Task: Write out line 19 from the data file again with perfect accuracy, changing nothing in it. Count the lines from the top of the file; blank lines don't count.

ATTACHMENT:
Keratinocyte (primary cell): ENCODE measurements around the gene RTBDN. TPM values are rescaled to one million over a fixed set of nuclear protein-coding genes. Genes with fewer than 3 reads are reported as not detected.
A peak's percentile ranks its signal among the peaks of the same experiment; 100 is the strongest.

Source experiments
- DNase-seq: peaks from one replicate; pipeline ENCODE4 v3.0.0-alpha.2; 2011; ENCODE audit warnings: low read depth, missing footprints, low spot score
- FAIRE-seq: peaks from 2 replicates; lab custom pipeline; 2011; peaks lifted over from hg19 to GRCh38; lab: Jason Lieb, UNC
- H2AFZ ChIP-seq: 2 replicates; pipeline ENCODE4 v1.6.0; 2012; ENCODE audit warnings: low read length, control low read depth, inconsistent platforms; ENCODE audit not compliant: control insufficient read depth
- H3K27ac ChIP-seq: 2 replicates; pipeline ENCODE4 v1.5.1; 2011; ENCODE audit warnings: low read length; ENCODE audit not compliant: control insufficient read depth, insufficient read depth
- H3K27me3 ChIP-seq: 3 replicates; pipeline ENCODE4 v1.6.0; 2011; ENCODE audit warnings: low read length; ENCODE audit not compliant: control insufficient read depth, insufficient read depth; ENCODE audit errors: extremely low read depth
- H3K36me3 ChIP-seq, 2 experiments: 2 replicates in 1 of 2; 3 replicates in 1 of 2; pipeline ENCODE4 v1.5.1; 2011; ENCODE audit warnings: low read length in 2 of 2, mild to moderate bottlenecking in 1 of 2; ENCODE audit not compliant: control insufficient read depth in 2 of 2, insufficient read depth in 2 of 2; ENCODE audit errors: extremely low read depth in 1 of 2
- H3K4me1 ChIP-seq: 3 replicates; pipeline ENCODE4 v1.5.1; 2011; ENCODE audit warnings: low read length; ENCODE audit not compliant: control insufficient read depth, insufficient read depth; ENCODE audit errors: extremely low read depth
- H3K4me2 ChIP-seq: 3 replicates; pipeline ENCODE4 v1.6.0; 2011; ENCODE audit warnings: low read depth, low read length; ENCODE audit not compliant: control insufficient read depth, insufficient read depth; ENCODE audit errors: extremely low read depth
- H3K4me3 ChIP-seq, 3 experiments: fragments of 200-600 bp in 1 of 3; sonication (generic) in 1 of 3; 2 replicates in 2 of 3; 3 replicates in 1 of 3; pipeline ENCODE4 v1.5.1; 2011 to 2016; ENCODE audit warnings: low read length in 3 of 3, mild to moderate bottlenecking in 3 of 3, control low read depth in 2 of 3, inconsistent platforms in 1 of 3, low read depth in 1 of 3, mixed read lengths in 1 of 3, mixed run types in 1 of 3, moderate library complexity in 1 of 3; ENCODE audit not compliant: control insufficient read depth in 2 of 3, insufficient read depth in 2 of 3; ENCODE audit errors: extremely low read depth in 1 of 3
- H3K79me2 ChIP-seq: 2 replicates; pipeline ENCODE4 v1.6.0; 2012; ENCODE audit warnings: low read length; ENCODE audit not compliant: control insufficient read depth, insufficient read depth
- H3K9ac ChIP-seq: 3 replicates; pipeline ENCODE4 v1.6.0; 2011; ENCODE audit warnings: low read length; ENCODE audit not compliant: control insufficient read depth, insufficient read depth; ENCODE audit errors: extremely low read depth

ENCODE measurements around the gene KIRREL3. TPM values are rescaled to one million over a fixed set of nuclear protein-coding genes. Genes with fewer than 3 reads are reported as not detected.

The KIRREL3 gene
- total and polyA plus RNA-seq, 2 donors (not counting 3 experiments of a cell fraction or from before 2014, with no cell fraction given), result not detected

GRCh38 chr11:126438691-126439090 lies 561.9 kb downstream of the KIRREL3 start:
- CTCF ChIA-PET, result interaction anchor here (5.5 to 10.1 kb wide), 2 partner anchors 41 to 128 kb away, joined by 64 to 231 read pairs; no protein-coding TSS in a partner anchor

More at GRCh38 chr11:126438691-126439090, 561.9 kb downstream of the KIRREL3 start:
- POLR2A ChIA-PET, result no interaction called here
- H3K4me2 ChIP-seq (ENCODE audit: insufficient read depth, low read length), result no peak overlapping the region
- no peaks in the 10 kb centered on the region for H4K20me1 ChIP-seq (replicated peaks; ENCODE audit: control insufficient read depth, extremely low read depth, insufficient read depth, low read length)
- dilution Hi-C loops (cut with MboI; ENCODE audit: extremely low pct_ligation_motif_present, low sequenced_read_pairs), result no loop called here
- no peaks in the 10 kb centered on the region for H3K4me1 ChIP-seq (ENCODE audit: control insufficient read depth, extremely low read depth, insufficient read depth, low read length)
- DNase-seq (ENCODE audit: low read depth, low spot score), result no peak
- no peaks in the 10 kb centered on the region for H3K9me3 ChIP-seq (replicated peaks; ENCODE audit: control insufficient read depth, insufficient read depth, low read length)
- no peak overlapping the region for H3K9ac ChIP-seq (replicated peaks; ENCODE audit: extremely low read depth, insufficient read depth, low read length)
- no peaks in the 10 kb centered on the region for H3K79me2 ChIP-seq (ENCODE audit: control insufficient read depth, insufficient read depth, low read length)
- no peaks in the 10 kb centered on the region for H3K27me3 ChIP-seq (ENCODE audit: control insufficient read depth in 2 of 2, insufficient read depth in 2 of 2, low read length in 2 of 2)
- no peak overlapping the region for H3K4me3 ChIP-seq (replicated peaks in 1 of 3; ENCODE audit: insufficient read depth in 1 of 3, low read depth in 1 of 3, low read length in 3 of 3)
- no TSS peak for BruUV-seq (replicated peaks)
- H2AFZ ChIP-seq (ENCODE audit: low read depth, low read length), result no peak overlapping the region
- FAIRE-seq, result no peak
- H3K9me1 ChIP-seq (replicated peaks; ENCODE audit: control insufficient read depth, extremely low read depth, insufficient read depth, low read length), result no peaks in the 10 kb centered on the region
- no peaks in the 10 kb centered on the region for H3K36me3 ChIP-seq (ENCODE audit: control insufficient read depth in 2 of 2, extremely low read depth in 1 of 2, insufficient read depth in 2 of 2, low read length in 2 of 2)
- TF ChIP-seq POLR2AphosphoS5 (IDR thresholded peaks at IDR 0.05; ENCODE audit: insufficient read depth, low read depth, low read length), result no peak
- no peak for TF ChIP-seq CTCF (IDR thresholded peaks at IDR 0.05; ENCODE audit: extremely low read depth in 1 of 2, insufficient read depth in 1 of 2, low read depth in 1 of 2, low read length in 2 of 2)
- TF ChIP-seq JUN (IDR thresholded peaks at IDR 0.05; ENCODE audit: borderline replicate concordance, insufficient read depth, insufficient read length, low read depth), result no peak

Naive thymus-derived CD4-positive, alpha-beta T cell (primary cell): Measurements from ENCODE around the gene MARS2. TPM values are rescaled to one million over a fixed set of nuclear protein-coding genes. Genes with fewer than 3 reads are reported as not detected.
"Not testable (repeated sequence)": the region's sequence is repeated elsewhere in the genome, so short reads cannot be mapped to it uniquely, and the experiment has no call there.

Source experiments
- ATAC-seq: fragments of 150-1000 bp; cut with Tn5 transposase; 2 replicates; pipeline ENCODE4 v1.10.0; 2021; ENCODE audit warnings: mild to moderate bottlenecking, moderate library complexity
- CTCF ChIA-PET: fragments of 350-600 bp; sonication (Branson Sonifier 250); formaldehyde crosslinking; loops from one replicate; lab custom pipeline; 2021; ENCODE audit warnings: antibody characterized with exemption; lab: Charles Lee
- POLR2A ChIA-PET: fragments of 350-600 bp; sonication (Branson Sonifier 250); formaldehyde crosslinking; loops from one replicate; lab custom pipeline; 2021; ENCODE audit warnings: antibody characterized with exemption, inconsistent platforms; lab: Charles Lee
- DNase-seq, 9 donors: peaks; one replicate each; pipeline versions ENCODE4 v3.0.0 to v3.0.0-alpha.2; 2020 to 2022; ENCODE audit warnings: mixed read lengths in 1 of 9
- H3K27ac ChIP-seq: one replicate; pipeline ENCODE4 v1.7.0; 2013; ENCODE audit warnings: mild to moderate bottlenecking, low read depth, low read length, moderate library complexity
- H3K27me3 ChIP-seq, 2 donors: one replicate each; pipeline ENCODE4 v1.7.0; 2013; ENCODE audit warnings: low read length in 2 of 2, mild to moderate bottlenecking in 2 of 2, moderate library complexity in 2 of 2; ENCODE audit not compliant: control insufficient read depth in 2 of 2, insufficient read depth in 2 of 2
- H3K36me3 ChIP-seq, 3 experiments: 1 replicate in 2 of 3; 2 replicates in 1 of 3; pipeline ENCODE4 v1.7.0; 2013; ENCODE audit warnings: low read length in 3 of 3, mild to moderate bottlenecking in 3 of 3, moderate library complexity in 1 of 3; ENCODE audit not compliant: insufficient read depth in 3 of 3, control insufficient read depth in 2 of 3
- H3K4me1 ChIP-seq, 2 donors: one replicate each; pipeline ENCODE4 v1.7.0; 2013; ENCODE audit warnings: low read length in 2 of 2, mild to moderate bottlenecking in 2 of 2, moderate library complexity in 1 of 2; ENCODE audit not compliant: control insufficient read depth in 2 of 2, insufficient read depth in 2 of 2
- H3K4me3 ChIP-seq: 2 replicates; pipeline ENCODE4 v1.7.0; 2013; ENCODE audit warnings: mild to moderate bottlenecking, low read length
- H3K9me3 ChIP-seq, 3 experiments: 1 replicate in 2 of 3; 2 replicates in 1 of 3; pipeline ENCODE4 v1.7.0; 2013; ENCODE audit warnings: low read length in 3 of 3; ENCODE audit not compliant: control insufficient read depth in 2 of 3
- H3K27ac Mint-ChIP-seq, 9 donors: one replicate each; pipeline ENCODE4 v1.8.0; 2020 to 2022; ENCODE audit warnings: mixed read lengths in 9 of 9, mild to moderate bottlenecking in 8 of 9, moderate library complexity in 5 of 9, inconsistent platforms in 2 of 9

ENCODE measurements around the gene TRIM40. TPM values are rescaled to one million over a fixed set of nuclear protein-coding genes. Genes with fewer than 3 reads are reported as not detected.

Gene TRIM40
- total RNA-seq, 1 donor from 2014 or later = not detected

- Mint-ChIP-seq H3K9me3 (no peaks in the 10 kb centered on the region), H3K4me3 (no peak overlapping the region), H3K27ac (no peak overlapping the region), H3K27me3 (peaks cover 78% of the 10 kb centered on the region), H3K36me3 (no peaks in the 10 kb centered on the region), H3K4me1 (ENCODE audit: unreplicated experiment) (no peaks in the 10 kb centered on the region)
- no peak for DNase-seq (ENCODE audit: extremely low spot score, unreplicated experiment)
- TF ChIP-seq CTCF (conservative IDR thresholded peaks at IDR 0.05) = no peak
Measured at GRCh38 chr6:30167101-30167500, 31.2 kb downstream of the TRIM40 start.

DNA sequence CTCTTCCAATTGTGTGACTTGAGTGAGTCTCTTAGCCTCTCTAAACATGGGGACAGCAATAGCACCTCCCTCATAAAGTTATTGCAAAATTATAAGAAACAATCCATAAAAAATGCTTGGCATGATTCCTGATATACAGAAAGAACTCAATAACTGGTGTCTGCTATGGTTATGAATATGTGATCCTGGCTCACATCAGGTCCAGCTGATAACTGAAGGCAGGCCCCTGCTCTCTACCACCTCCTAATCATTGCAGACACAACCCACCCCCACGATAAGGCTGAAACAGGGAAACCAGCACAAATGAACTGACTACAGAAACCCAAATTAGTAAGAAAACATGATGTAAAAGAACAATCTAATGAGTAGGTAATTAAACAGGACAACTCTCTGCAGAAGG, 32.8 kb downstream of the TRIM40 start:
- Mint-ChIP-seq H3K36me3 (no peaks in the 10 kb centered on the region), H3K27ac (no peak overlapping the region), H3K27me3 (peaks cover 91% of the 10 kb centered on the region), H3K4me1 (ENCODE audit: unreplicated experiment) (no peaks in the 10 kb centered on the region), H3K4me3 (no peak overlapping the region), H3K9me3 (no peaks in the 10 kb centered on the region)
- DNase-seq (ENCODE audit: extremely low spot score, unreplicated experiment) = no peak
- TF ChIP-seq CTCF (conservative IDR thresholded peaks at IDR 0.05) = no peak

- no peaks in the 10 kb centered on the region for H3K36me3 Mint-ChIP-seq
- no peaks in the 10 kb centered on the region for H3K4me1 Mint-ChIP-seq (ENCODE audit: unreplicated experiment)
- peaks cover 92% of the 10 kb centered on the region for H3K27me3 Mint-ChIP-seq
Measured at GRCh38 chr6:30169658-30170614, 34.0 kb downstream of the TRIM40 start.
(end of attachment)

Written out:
- CTCF ChIA-PET, result interaction anchor here (5.5 to 10.1 kb wide), 2 partner anchors 41 to 128 kb away, joined by 64 to 231 read pairs; no protein-coding TSS in a partner anchor